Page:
Not all patients are cured with standard therapy, and some standard treatments may have more side effects than are desired; therefore, patients may seek help through a clinical trial. Patients who participate in clinical trials have the first chance to benefit from treatments that have shown promise in earlier research. They also make an important contribution to medical science by helping doctors learn more about the disease.
Clinical trials come in four phases.
- In Phase I trials, researchers try to determine safe dose levels
- In Phase II trials, which involve a larger group of patients, researchers hope to build on what they learned in the first phase by trying to establish whether cancers will respond to the safe dose levels and to determine what side effects will occur.
- In Phase III trials, researchers compare the experimental treatment with the standard treatment or a placebo to prove whether the new treatment is truly effective.
- In Phase IV trials, researchers monitor the effects of long-term usage.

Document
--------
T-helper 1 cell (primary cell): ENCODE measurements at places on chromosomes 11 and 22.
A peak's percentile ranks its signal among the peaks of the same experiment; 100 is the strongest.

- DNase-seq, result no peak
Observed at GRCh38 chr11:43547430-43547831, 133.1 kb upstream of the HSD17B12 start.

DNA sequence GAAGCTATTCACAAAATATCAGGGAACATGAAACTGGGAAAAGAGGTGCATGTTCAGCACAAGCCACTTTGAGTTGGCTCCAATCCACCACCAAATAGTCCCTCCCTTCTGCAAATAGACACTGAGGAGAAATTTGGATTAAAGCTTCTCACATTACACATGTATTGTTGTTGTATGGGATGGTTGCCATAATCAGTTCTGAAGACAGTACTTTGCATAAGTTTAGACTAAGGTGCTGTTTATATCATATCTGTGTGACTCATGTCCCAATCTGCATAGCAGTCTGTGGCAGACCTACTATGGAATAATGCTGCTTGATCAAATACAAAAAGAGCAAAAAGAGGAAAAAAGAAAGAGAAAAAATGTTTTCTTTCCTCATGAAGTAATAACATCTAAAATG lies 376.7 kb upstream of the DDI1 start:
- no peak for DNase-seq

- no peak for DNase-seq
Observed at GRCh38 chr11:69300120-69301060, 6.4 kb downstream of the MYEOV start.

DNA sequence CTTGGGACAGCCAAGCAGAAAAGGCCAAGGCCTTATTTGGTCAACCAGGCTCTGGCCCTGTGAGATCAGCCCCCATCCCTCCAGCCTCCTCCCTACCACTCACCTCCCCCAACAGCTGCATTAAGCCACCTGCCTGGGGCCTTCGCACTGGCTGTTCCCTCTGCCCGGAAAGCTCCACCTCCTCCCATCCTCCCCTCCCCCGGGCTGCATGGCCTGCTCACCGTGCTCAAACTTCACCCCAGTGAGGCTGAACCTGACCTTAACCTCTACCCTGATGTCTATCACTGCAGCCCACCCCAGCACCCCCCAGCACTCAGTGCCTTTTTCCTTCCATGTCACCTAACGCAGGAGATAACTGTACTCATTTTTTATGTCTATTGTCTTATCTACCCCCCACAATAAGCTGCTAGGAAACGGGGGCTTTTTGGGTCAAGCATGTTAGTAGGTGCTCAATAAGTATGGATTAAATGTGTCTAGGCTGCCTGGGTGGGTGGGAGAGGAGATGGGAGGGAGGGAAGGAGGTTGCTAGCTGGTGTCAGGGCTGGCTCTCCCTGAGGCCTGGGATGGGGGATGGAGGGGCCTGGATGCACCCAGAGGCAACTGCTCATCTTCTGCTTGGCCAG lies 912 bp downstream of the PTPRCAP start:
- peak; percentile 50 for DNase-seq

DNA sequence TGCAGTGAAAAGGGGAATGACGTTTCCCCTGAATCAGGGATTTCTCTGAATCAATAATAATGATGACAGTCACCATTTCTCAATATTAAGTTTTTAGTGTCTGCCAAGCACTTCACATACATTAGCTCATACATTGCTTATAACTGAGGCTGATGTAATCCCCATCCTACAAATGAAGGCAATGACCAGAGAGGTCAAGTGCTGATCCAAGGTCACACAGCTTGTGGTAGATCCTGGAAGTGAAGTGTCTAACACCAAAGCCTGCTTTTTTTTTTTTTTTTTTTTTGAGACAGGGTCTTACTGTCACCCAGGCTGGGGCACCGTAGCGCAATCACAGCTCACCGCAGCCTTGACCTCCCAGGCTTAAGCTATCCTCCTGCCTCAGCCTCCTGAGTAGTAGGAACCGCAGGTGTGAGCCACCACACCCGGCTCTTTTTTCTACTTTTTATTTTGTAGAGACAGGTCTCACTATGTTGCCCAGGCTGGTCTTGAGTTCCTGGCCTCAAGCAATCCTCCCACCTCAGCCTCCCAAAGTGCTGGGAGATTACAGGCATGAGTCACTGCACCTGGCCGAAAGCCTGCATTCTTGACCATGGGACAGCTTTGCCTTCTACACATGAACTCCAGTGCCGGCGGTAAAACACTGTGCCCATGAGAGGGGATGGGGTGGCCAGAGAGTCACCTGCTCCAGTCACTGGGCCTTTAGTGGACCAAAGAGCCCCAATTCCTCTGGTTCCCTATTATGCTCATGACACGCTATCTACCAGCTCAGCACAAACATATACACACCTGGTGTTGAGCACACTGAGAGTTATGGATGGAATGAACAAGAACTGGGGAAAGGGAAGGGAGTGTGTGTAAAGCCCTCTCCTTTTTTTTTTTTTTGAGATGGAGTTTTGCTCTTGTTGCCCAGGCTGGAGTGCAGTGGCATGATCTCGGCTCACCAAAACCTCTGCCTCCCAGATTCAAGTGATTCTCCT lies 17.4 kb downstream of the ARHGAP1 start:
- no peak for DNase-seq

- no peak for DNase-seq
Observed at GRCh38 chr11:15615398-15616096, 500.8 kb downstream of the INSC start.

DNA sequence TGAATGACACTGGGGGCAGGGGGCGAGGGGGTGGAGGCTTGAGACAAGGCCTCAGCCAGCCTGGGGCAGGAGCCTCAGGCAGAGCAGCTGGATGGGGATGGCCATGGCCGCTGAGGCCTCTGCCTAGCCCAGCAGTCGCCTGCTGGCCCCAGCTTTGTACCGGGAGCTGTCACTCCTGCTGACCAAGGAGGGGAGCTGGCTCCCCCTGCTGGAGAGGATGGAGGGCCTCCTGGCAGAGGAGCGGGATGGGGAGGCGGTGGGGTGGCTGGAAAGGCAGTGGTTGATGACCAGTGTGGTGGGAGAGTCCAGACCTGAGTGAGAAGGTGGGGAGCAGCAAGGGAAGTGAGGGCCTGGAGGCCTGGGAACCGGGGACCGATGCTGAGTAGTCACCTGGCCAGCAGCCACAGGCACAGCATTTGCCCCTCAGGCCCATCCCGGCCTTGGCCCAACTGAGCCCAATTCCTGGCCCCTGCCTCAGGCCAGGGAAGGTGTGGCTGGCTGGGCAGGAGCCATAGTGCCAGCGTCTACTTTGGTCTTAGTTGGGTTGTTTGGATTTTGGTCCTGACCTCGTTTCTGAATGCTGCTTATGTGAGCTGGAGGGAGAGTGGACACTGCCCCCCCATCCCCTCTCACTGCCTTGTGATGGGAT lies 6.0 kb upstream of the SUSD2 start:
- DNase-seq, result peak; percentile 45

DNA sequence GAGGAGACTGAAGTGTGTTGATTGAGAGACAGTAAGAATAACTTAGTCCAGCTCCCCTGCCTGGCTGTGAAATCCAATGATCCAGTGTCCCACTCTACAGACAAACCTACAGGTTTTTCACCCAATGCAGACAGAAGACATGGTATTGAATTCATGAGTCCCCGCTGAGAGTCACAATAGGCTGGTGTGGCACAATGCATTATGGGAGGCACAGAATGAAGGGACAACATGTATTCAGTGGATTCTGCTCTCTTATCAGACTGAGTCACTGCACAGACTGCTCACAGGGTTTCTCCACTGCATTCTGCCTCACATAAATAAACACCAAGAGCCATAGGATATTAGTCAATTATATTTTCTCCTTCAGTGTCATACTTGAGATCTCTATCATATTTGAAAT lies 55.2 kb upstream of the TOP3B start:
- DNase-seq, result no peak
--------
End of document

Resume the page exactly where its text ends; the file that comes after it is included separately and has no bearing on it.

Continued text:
Recently, researchers have been looking at novel therapeutic agents to treat cervical cancer. A recent phase II study,which was conducted in part at SCCA/UW/FHCRC, treated women with recurrent cervical cancer with the novel drug bevacizumab and found a better response rate than prior treatment with chemotherapy (citation). This may lead to FDA approval for use of this exciting drug in cervical cancer, which has already been approved for use in breast, colon, and lung cancer.
There is currently a phase III trial available for SCCA cervical patients to participate in using another novel agent, tirapazamine. As one of the missions of SCCA is to advance the field of therapies for cancers by offering to our patients the latest clinical trials available.
For more information about clinical studies, see the Patient Guide to Clinical Trials which includes Myths vs Facts.